New York Jets Draft Profile: WR Brandin Cooks


Nov 23, 2013; Corvallis, OR, USA; Oregon State Beavers wide receiver Brandin Cooks (7) scores a touchdown against the Washington Huskies in the second half at Reser Stadium. Mandatory Credit: Jaime Valdez-USA TODAY Sports

Brandin Cooks, the former Oregon State wide receiver, has shot up draft boards across the NFL with his phenomenal combine and pro-day performance.

With the 18th pick of the NFL Draft, the New York Jets are expected to pick an offensive weapon to help surround their quarterback with talented players- something they have not done well in the past. Could John Idzik and the Jets select Brandin Cooks with their first round pick?

Brandin Cooks is relatively small for a wide receiver, measuring in at 5’10” and 189 pounds. However, what Cooks lacks in size he more than makes up for in talent.

Although many people may overlook Cooks because of his size, there is no denying his phenomenal success at Oregon State. This year, the speedy receiver won the Biletnikoff Award, which is given to the nation’s most outstanding college receiver. Cooks joins some great company, as previous winners include Randy Moss, Larry Fitzgerald, Calvin Johnson, Michael Crabtree, Golden Tate, and more. If history repeats itself, Cooks is on track for a great NFL career.

Brandin Cooks’ Strengths

The first, most obvious strong suit of Cooks’ game is his incredible speed. The former Badger beat out all wide receivers at the combine with a 4.33 and a 3.81 shuttle run. His explosive speed will cause a major problem for opposing defenses, causing them to either respect the deep ball and be vulnerable to short passes or allow Brandin Cooks to beat them deep.

Cooks is also a very gifted athlete in the open field. Whether it’s after a nice catch down the middle, after a screen pass, or during a punt return, Brandin Cooks is always a threat to break loose from the open field.

To go along with his ridiculous speed and elusiveness, Brandin Cooks has an incredible ability to make plays on the ball, and is more than capable of adjusting tot and hauling in an inaccurate pass. Cooks received a decent amount of poorly thrown balls from teammate Sean Mannion at Oregon State, and yet he was consistently able to make a play on the ball and catch it for a nice gain.

Brandin Cooks has also proven his ability to perform well against high-quality defenders. Inside the PAC-12, Cooks was pitted against top cornerbacks Ifo Ekpre-Olomu from Oregon and Marcus Peters from Washington, who made 1st and 2nd team All PAC-12 respectively. Against these top corners, Cooks totaled 227 receiving yards on 20 receptions, along with one touchdown reception. Against Utah’s Keith McGill, who is a projected 3rd round pick (and is also 5 inches taller and approximately 25 pounds bigger), Brandin Cooks recorded 9 catches for a whopping 210 yards and 3 touchdowns. Cooks has proven he can play with some of the better corners at a collegiate level, and we’ll have to see how that translates to the pros.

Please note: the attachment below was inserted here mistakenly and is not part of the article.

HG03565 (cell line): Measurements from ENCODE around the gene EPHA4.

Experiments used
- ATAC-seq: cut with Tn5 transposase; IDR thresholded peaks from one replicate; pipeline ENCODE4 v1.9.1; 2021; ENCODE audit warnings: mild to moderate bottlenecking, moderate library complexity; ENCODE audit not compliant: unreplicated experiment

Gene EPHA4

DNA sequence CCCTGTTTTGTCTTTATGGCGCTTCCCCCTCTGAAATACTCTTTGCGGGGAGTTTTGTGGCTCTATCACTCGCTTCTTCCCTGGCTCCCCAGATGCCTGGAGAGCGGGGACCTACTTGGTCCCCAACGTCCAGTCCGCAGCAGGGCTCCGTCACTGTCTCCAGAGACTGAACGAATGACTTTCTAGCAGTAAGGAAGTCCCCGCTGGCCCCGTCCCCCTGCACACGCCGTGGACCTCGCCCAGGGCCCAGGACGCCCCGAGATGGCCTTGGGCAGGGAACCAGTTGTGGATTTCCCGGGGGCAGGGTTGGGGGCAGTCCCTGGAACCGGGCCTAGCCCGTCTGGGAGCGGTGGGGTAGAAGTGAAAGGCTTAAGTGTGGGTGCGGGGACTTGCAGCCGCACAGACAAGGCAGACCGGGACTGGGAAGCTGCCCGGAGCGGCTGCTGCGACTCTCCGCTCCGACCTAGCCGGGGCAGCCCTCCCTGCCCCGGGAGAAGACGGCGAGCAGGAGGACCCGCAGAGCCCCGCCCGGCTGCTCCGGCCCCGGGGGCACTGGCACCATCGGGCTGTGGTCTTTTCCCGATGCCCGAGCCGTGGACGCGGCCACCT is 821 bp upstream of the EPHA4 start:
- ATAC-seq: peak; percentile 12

Brandin Cooks’ Weaknesses

However, despite all these positive traits there is no denying that there are some cons to drafting Brandin Cooks. For starters, he will have a difficult time getting away with his sub-par size and strength at the professional level, despite his success at Oregon State. If the Jets draft Cooks he would face Brandon Browner (NE) and Cortland Finnegan (MIA)  twice a year, two very physical and aggressive corners. Against these type of aggressive corners in man to man coverage, Cooks may struggle at the line.

Cooks is also vulnerable to fumbling the football and the occasional drop. Although Cooks’ hands are relatively consistent for the most part, he occasionally loses the ball during the process of securing it. Fortunately, unlike his size this is a flaw that can be fixed with the certain amount of practice.

Another weakness of his is his inadequate blocking ability, which may cause some problems if the Jets want to execute some runs/screens to the outside. At Oregon State, we saw time and time again that Cooks’ was incapable of producing an effective block on the opposing defender.

NFL Comparison

In the NFL, Brandin Cooks compares to a much more durable Percy Harvin. Approximately the same size, Cooks shares the same speed and agility as Percy Harvin, and although he may not be as versatile he is certainly less of an injury concern, never missing a game at any level.

Potential New York Jet?

Brandin Cooks certainly has the potential to be drafted by the New York Jets. Obviously, the Jets are in desperate need of an offensive weapon, and the possibility of both TE Eric Ebron and WR Marquise Lee being drafted before the Jets’ pick makes Cooks a much more intriguing prospect.

Cooks would probably be expected to play receiver on the outside opposite Eric Decker for the majority of the time. Although his size may be an issue, Cooks should be able to increase is level of physicality, allowing him to break away from stronger defenders. If necessary, Brandin Cooks could play out of the slot and easily burn a safety or a linebacker in coverage.

Also, the Oregon State alum’s elite speed will force defenses to respect the deep ball, allowing receivers like Eric Decker or Jeremy Kerley to find open spaces beneath the coverage. Brandin’s ability to adjust to adjust to the football will certainly be beneficial when Geno Smith/Michael Vick misses the target slightly, which is bound to happen with either of the two quarterbacks.

Brandin Cooks certainly has the ability to succeed at a professional level, and could potentially bring his talents to East Rutherford if the New York Jets choose to take him in the 18th slot.